hunt05's daylog, above, points out the moral and intellectual bankruptcy of the national policy behind the Iraq war. My Republican friends are quick to say it's not a war, it's a peacetime stabilization effort. Huh. Tell that to the servicemen's families. It is a distinction without a difference.
riverrun's homenode should make you upset at the leader of our country. He's an idiot. He's a truculent little boy who's been placed in a suit and told to act as if he was the president of the most powerful country in the free world. The suit and the trappings of power don't change a thing: he's still an idiot.
Now in the maelstrom of everyday life, idiots are usually boulders around which the water flows rather easily. But this idiot affects every single American citizen. He also affects the lives of people living in Iraq, Afghanistan, Korea...
My wife and I participated in a candlelight vigil two weeks ago, a silent protest against the United States' wrongheaded involvement in Iraq. There was an air of unreality about it, for me. I've been involved in military and state affairs for a long time - most of my professional career, though never as a soldier. My view of democracy, as practiced by the western liberal democracies of our time, are generally positive. These views have been shaped by the long views afforded us by history. Having read Plutarch and Caesar and St. Augustine of Hippo and modern histories too countless to name here, I'm aware of how precious and fragile a thing democracy is. The Chinese are absolutely right to regard democracy as an experiment in the history of human self-governance - an experiment which has not yet come to an end. Fukuyama is wrong: this is not the end of history, if history is considered as a laboratory experiment ending in a final report. It's still very much at the petri dish level. It may be somewhat of an understatement to say that I am not a naive believer in western liberal democracies. I believe this experiment is worth fighting for, and I believe that thousands of years of human history bears out this view.
I am troubled at the leadership of this country. These views are shared by many in the government and the Dept. of Defense who cannot vocalize their views without harming their careers. It is especially troubling to those of us who vividly remember another terrible president: Richard M. Nixon. In some ways it is an unfair comparison, since Nixon was a small venal man, corrupt to his core, whereas even W's staunchest critics do not doubt Bush's inner core of goodness and sincerity. But what we remember so vividly about the Nixon White House is its closed ranks, its us-versus-them mentality, and its willingness to punish with breathtaking ruthlessness American citizens willing to stand up to corrupt Nixon policies in the name of the higher ideals of democracy. We remember that, because we're seeing it all again, right here, right now.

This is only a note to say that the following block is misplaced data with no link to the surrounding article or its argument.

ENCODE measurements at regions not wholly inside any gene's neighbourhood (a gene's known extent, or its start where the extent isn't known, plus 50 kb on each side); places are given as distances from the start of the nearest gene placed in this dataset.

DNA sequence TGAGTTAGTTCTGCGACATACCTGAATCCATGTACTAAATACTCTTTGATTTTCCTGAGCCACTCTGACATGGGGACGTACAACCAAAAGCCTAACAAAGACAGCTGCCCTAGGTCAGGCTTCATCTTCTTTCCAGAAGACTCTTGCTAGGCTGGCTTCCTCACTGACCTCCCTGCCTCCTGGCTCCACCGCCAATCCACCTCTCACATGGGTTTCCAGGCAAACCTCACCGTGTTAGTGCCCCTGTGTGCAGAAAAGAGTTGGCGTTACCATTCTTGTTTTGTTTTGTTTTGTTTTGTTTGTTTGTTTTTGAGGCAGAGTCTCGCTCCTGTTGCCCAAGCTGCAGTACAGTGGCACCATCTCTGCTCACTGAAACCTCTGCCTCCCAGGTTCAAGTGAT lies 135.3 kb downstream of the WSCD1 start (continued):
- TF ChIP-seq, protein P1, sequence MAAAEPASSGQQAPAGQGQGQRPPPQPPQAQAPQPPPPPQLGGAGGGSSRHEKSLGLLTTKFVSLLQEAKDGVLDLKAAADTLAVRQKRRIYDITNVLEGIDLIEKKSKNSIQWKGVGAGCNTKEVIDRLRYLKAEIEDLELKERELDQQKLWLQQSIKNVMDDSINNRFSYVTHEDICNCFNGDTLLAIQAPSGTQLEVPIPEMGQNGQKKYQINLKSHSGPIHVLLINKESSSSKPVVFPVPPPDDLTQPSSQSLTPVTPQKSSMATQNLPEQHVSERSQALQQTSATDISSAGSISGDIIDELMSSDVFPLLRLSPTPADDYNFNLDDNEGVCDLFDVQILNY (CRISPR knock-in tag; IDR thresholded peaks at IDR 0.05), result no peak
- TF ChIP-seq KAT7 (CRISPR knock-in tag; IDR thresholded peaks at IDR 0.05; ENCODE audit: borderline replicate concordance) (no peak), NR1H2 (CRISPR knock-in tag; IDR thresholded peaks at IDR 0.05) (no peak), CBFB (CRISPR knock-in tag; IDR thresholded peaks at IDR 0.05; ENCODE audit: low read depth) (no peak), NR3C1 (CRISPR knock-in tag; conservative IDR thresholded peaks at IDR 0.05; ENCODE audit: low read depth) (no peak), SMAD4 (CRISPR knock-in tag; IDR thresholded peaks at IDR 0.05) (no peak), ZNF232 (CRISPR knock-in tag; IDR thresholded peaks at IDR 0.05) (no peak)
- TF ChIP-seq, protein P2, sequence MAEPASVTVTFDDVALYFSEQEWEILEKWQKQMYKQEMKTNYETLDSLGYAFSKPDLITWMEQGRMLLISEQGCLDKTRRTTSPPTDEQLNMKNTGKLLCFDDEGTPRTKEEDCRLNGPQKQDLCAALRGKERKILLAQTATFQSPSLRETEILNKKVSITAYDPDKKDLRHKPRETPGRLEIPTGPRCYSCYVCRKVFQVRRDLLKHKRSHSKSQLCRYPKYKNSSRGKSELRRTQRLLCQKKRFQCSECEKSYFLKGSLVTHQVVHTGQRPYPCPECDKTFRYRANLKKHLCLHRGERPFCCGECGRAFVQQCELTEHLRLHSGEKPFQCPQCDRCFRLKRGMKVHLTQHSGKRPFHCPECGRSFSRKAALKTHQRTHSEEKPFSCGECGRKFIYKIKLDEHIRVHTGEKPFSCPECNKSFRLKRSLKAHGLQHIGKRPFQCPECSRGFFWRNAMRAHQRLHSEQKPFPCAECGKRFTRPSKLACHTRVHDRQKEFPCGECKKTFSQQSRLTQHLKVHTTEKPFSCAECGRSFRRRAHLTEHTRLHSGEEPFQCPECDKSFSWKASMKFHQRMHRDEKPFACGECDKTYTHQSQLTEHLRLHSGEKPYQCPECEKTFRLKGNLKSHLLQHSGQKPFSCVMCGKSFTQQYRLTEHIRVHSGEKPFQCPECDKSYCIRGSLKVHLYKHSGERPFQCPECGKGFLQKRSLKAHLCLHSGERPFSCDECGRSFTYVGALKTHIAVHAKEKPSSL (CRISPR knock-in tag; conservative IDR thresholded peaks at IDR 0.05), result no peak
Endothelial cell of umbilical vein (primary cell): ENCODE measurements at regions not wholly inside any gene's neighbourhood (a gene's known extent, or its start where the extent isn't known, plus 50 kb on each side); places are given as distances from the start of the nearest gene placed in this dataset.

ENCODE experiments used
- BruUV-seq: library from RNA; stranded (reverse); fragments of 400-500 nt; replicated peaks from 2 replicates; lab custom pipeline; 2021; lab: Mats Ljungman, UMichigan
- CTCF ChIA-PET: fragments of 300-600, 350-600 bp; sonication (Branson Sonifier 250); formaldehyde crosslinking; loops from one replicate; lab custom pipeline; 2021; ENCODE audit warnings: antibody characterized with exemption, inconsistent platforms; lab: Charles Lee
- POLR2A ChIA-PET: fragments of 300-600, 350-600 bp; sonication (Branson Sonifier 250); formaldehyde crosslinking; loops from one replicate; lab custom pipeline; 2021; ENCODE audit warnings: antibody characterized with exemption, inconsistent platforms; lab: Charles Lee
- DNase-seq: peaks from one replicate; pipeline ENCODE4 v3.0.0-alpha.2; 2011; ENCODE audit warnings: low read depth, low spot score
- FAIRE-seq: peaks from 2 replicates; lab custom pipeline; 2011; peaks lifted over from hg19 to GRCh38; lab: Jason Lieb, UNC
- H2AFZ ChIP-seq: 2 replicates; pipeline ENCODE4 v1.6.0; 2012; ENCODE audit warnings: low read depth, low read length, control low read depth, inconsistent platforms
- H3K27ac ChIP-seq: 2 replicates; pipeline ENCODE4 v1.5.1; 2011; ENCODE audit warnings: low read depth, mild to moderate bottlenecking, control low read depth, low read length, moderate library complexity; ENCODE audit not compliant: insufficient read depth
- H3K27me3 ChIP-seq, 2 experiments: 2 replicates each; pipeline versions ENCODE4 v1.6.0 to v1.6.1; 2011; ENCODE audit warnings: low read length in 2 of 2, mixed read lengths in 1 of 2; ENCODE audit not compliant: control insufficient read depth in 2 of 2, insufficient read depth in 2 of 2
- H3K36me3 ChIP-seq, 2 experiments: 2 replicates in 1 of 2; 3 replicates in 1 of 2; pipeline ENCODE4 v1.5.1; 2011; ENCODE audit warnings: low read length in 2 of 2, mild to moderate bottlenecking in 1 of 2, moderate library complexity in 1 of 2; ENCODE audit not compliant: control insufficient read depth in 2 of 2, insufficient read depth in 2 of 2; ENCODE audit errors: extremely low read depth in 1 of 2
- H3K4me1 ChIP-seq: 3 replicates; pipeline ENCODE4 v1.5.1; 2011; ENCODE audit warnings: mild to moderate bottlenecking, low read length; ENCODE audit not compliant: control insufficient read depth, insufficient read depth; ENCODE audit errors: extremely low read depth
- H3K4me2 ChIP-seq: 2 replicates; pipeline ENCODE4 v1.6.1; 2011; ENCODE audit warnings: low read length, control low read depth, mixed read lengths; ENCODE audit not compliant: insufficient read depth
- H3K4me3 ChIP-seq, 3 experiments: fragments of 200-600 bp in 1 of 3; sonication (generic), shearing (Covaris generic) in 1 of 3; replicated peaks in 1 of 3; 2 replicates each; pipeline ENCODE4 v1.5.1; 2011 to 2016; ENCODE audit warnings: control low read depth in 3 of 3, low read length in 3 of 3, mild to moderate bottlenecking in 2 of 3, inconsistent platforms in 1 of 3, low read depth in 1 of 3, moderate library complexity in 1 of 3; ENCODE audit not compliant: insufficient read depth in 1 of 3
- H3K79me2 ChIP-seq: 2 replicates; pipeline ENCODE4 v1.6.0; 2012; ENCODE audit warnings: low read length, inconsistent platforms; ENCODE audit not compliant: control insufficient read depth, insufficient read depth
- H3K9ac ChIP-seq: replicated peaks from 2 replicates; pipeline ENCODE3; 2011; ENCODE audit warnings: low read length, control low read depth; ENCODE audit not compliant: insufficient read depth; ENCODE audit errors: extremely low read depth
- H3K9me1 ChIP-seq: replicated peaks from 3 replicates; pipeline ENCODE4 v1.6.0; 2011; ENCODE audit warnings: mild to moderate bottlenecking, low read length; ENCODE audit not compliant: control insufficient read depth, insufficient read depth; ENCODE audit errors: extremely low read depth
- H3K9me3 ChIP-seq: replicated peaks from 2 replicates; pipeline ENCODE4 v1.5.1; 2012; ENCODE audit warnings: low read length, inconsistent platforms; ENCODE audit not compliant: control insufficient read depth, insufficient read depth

We wish we could shake this country and say, "Don't you remember the terrible lessons of Vietnam?" "Don't you remember what Nixon taught us?" This will all end badly.
I held a candle, that evening two weeks ago, while cars were driving by and kids were honking to show support, or perhaps just to express their exuberance with life, it's so hard to tell. Most of the candleholders were older. Most of us remembered Nixon. Most of us remembered Vietnam. Many of us know children or grandchildren who are involved in today's war, or who know children who have grown up on our suburban streets, whom we have coached in soccer or baseball or basketball, who are now serving under arms in a very hostile part of the world where the rules of engagement are confusing and change with the sands. We want them to come back, safely, to their sweethearts and to their extended families.
Truth be told, many of us were feeling like relics. How silly we looked holding candles. How silly, unless you knew how many of us were patriots. How silly, unless you saw my wife in pearls and patrician stare, the unwavering gaze that have made generals blink. How silly, unless you've ever rubbed your fingers against the lettering of the name of a relative on the Vietnam War Memorial wall. How silly, unless you've ever attended a funeral at Arlington National Cemetary.